Updated: Oct 31, 2021
What’s going on Pandas! Today we shall be trying a bottle from Bruichladdich Distillery – the Port Charlotte 9 Years OLC:01. If you are feeling slightly confused, let us explain: certain distilleries like to release different labels of whisky (corresponding with different flavour profiles of whisky) although the operation is all done under one roof.
For instance, Springbank Distillery is famous for its 3 labels: (1) the Hazelburn, (2) the Springbank and (3) the Longrow. They vary from completely unpeated to heavily peated.
Bruichladdich Distillery follows exactly the same pattern. Port Charlotte is one of the 3 labels of whisky released by them.
Today's bottle is one of the latest from Bruichladdich's innovative Cask Exploration Series. This one is special for its heavily sherried profile not often seen in the distillery's releases. The distillery also proudly touts that this bottle is finished using “genuine” sherry casks sourced from Fernando de Castilla, a renowned Spanish winery that makes real sherry in the Spanish city of Jerez.
Brand: Port Charlotte
Region: Islay, Scotland
Distributor: Original Bottling (OB)
Classification: Scotch Whisky
Style: Single Malt
Cask: American White Oak, Vin Doux Naturel, Syrah, Jerez Oloroso
Age: 9 Years Old
Behind the Label
Brief introduction to Bruichladdich Distillery
The famed distillery (Image Source: Whisky Foundation)
Pronounced “Brook-Laddie” and essentially meaning “shore bank” in the Gaelic language, the Bruichladdich Distillery was built in 1881 by a pair of brothers on the western shore of the Isle of Islay, making it one of the most westerly operational distilleries in Scotland.
The production methods at Bruichladdich are relatively traditional, using Victorian equipment and techniques that have changed little over the years. The distillery only uses 100% Scottish barley and are also Scotland’s major distillers of organic barley.
As one distillery, Bruichladdich produces different styles of single malt whiskies under three different labels to represent varying degrees of peat. (1) The Bruichladdich label is completely unpeated, light, fruity, delicate and elegant in flavour; (2) the Port Charlotte label is moderately peated at 40ppm, with flavours of elegant smoke; and (3) the Octomore label is very heavily peated to 160ppm, and certifiably Scotland’s most heavily peated whisky. For contrast, the level of peat in an Ardbeg is generally about 50 to 55ppm.
We’re tasting an expression from the moderately peated Port Charlotte, from the Cask Exploration Series.
Port Charlotte Cask Exploration Series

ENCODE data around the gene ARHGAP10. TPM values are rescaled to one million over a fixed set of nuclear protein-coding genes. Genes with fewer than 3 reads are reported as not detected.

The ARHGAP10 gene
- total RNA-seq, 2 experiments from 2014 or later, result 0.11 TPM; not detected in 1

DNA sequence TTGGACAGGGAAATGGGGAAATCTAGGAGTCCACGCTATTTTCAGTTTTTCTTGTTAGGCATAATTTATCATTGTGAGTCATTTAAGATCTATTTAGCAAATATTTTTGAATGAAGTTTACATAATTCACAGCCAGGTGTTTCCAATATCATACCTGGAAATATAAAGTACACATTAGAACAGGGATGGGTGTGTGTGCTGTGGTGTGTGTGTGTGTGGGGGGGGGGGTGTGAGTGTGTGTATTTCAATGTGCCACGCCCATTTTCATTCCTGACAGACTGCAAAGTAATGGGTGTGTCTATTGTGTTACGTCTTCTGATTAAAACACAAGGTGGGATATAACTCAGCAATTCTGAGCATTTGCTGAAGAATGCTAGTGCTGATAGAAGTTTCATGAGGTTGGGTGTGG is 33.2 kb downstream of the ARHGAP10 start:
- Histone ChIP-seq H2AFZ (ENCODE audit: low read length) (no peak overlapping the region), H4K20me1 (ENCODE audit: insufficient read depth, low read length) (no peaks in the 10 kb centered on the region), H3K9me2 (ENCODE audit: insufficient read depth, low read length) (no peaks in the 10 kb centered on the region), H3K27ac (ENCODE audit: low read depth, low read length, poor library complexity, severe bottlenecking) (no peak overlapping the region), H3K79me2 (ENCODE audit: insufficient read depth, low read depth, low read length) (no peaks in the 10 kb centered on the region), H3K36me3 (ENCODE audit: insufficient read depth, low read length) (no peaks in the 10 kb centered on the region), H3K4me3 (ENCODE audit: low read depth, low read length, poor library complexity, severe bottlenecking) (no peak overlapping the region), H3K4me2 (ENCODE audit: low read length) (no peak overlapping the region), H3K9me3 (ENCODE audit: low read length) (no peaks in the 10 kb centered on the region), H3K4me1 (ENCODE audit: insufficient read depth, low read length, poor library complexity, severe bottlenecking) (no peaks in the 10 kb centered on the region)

Bruichladdich is a distillery that constantly impresses us with its innovation and commitment to produce whiskies that are somewhat experimental and make us think – much like a good arthouse film would.
We have previously discussed the Bruichladdich Islay Barley series which is intended as an expression of the distillery’s play with provenance and terroir, and which was exclusively made with malt from family-owned farms on Islay.
Bruichladdich’s Cask Exploration Series is another great demonstration of the distillery’s experimentation with maturation in various different casks styles.
This series started a few years ago with the Port Charlotte CC:01 (Cognac Cask), followed by the Port Charlotte MC:01 (Marsala Cask), and then the Port Charlotte MRC:01 (Château Mouton Rothschild Cask).
The Port Charlotte 2007 CC:01 that was fully matured in Cognac Casks (Image Source: Bruichladdich)
The Port Charlotte 2009 MC:01 that was matured in Marsala wine Casks (Image Source: Bruichladdich)
The Port Charlotte 2010 MRC:01 that was matured in Château Mouton Rothschild red wine casks (Image Source: Bruichladdich)
Fans of peated whiskies are quite fond of this series and have consistently review the whisky to be enjoyable, full of depth and complexity.
Our bottle today is one of the latest Cask Exploration Series bottling- the Port Charlotte 2010 9 Years Old, OLC:01.
This one has been distilled in 2010 from a 2009 crop of heavily peated barley. Many different cask styles were employed – 70% of the spirit was matured in American whiskey casks (presumably very similar to bourbon), 25% in Vin Doux Naturel casks (a type of French sweet white wine), 5% in Syrah casks (also known as Shiraz wine which are fuller bodied, comprising of tannins and some spice). Finally, the pièce de resistance involves transferring all of these into high-quality first-fill Oloroso casks for an 18-month long finishing period.
Have you guessed what “OLC” stands for now?